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Being a husband

Michelle and I are in a birthing class one night a week for six weeks. Last night was our third class, and the class had broken up into men on one side and women on another. The women were asked to make a list of what types of things would be helpful if their husband did during labor and delivery. The men were basically asked the same thing, what types of things do we think would be helpful for us to do during labor and delivery. And then we all compared notes afterwards.

I’ve gotta say, I was a little dismayed by some of the comments within the father’s group. Just some of the things that were said (but not written down) really got to me. Things like:

“What about what the husbands need during the labor? Women make it all about them.”
“She’ll only be able to eat ice chips. Don’t eat in front of her. I don’t know why we have to suffer just because they can’t eat.”
“I find I’m usually most helpful when I don’t do or say anything at all.”

And other things I can’t think of right now. Now, not everyone in my group was like this, but there seemed to be far more disinterested husbands than there should have been. Several were more interested in staying quiet so we could hear what the girls were talking about, and then we could just copy their answers.

This kind of thing makes me uncomfortable and irritated. It’s why men get such a bad reputation. This especially is a time for a husband to step aside and shine all the light he can on his beautiful, glowing, pregnant wife. She’s experiencing the most life-changing 9 months in her life, going through changes and feelings we can’t even imagine. Sometimes we can feel a little helpless or useless in this situation, and I understand that. But this is our chance to form an even closer life bond with our favorite person in the world, right? We’re not the main star of this film, but we have the opportunity to be a terrific supporting actor.

Dads: step aside. Check your ego and leave it behind. For once, this really isn’t about you. You’re not the one who’s gotta push that baby out. This is our woman’s time to shine. Let her shine and you won’t be sorry, I promise.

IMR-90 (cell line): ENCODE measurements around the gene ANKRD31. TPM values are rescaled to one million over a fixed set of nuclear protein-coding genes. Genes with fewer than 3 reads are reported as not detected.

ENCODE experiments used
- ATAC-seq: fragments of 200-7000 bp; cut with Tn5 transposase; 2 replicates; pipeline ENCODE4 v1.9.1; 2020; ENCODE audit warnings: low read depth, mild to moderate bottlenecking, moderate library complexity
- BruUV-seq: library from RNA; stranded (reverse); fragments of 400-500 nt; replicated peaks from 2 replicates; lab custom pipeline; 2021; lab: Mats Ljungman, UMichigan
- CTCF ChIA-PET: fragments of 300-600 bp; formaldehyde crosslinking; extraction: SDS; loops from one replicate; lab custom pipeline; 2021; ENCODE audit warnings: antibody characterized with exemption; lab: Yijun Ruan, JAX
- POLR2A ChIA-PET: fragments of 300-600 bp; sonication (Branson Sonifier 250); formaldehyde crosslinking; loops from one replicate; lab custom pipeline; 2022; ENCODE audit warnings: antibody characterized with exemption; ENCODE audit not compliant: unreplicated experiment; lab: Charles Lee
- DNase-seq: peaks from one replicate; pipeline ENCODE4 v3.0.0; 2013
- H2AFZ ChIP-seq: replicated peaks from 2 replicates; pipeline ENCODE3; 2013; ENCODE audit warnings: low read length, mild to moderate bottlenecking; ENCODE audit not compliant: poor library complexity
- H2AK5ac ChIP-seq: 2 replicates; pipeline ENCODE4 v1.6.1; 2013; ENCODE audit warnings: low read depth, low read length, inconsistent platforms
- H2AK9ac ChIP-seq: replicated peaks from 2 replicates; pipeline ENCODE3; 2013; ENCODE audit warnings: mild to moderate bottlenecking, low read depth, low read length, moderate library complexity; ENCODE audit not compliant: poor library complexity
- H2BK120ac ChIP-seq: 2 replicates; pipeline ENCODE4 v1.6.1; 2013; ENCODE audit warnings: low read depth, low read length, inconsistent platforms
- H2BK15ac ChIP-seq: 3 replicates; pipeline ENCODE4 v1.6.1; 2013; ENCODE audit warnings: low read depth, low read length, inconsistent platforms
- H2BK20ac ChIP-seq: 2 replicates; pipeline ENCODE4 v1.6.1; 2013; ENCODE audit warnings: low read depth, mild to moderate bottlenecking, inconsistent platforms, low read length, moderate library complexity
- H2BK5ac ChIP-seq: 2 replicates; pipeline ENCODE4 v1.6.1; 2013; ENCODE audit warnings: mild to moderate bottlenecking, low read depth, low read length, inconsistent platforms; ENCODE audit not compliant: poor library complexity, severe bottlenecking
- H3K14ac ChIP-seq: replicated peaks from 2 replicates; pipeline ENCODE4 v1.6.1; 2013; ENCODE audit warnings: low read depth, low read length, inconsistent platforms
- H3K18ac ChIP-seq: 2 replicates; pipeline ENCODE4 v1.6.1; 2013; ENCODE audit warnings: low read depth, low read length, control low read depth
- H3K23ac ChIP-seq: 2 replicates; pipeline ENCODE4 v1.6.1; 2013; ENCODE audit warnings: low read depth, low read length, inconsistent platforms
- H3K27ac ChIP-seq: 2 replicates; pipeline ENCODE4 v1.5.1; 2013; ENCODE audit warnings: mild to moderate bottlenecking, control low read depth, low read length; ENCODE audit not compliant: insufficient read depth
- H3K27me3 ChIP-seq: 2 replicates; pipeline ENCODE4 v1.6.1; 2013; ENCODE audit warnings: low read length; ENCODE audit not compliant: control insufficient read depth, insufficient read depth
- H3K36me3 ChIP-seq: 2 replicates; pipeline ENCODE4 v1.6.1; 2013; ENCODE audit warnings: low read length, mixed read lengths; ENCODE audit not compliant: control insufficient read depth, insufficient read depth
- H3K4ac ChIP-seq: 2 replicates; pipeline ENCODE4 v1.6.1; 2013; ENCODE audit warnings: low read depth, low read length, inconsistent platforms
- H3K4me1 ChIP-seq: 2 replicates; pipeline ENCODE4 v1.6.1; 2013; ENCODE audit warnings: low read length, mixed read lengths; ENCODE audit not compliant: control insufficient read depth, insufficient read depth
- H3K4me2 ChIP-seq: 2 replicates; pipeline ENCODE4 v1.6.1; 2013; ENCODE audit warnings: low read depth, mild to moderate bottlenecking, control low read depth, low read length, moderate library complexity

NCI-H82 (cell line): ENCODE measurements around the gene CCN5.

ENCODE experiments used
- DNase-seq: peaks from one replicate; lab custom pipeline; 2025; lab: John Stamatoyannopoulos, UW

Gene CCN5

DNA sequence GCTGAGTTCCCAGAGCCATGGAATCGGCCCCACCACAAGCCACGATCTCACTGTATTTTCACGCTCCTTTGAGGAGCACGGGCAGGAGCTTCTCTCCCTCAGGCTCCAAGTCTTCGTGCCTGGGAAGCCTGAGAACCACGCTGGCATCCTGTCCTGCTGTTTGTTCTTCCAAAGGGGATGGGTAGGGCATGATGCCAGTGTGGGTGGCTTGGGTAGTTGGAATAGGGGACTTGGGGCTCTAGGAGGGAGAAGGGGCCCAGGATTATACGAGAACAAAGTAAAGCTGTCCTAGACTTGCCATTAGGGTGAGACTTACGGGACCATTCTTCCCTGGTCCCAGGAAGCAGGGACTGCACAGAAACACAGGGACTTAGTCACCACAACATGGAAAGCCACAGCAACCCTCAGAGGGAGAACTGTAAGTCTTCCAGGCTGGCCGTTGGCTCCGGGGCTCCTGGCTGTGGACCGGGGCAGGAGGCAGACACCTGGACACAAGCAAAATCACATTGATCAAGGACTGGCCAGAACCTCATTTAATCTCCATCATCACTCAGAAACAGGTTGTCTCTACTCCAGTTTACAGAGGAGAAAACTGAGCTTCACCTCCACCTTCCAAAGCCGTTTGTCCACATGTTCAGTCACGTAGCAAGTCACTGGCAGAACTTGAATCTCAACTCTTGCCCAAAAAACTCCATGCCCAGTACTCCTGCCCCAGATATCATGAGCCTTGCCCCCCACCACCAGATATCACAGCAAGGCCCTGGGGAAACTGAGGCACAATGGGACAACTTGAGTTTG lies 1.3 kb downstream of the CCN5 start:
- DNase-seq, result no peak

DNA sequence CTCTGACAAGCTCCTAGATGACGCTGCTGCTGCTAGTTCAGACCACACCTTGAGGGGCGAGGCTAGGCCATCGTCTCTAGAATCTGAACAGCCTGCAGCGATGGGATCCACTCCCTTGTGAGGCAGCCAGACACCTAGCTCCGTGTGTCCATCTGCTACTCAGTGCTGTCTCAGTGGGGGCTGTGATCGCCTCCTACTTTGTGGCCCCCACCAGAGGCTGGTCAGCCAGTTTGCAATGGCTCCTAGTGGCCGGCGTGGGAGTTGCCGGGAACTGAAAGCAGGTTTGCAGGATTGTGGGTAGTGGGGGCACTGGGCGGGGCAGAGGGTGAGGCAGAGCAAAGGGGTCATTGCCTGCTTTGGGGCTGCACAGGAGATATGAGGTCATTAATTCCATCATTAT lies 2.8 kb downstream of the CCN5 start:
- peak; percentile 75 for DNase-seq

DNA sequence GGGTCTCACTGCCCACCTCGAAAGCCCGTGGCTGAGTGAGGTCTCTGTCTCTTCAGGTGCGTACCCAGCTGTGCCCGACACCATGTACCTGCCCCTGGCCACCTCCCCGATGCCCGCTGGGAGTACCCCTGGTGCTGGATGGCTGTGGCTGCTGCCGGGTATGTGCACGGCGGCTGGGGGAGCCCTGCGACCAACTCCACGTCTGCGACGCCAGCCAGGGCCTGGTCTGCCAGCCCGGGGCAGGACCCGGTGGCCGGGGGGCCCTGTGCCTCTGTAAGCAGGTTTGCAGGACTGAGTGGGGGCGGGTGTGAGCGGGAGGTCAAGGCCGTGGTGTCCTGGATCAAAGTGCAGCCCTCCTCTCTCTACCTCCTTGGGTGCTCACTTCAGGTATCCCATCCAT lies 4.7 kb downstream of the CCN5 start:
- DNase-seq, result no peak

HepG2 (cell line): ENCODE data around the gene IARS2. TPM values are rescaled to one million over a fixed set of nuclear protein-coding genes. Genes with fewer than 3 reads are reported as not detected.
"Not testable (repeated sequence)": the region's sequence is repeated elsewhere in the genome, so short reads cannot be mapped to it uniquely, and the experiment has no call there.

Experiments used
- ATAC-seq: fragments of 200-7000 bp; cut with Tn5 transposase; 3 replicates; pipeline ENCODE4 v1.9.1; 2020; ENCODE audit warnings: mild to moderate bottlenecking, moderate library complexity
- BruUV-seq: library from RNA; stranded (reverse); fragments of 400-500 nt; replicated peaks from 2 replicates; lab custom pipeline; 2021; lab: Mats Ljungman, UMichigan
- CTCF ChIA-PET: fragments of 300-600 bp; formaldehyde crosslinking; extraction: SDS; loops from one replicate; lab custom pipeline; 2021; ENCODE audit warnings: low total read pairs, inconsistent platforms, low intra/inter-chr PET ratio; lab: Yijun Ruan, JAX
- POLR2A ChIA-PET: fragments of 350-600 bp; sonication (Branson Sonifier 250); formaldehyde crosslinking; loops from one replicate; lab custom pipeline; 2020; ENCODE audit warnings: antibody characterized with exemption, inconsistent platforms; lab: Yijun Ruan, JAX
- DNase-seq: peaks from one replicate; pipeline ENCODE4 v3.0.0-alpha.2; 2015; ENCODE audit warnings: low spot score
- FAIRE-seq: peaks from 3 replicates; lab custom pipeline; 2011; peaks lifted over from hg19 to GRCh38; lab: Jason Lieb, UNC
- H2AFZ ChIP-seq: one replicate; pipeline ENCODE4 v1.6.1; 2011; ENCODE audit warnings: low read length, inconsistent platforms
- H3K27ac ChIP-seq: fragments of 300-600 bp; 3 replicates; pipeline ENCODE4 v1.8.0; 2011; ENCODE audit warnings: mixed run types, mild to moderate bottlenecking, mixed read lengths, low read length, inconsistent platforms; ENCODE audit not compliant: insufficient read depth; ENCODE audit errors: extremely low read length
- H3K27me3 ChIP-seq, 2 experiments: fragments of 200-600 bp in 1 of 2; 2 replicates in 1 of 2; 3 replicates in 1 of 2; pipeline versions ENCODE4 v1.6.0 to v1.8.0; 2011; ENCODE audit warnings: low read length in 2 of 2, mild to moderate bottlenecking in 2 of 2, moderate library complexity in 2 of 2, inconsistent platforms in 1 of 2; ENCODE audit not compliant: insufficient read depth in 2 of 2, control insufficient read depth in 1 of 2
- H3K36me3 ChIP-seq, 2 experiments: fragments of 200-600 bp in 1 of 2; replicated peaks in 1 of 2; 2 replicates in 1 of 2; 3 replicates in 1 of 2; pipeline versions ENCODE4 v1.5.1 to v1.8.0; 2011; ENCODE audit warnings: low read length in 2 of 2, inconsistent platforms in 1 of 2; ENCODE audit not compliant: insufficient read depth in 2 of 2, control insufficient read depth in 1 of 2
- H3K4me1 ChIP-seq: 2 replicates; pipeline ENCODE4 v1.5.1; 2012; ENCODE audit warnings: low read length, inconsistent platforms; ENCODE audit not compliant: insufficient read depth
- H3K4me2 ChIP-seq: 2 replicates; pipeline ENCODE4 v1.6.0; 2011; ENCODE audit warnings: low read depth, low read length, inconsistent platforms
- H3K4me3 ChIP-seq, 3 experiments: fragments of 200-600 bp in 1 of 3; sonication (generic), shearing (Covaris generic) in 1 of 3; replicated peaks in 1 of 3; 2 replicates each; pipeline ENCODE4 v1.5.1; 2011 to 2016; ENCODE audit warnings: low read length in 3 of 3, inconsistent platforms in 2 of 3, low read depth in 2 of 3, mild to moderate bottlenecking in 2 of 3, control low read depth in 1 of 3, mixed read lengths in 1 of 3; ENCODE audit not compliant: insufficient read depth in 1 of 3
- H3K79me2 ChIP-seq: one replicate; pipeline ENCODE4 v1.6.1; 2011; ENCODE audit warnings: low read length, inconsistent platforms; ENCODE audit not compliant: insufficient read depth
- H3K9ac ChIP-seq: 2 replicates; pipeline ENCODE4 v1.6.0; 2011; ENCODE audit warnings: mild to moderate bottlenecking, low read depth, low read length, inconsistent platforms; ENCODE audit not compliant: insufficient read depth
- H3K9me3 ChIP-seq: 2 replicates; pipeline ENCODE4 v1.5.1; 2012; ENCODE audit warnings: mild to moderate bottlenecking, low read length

I mean, really, when the mother of your child thinks back to when she was pregnant, a time unlike any other in her life, and she remembers what kind of a husband you were, what do you want those memories to be?

1 thought on “Being a husband”

  1. You’re great! Our birthing class was much the same….
    The ice chip thing is a myth – well, the only food the HOSPITAL will give you is ice chips – you can bring whatever you want. & you should be able to bring whatevery you want in the delivery room. Don’t go to the hospital at the first contraction, you’ll be there forever. Wait it out at home where you both are more comfortable & have your amenities. Pack ‘the bag’ early, and put it close to the door so you don’t forget it during “crunch time”.
    And yes, the memory of your child’s birth will be with you as vivid as can be for the rest of yours & Michelle’s life. I did natural child birth so I wouldn’t miss anything & would recommend it to anyone – screw the epidural. The human body is amazing that it knows what to do and when.
    And also, you are a rare breed – most men are not like you – fortunately I married a ‘rare breed’ also. Michelle is lucky to have such a thoughtful husband – I know I’ve said this so many times before, but you guys will be great parents! You need to hear that, just like Sebo needs to hear that he’s a good boy! =] mk

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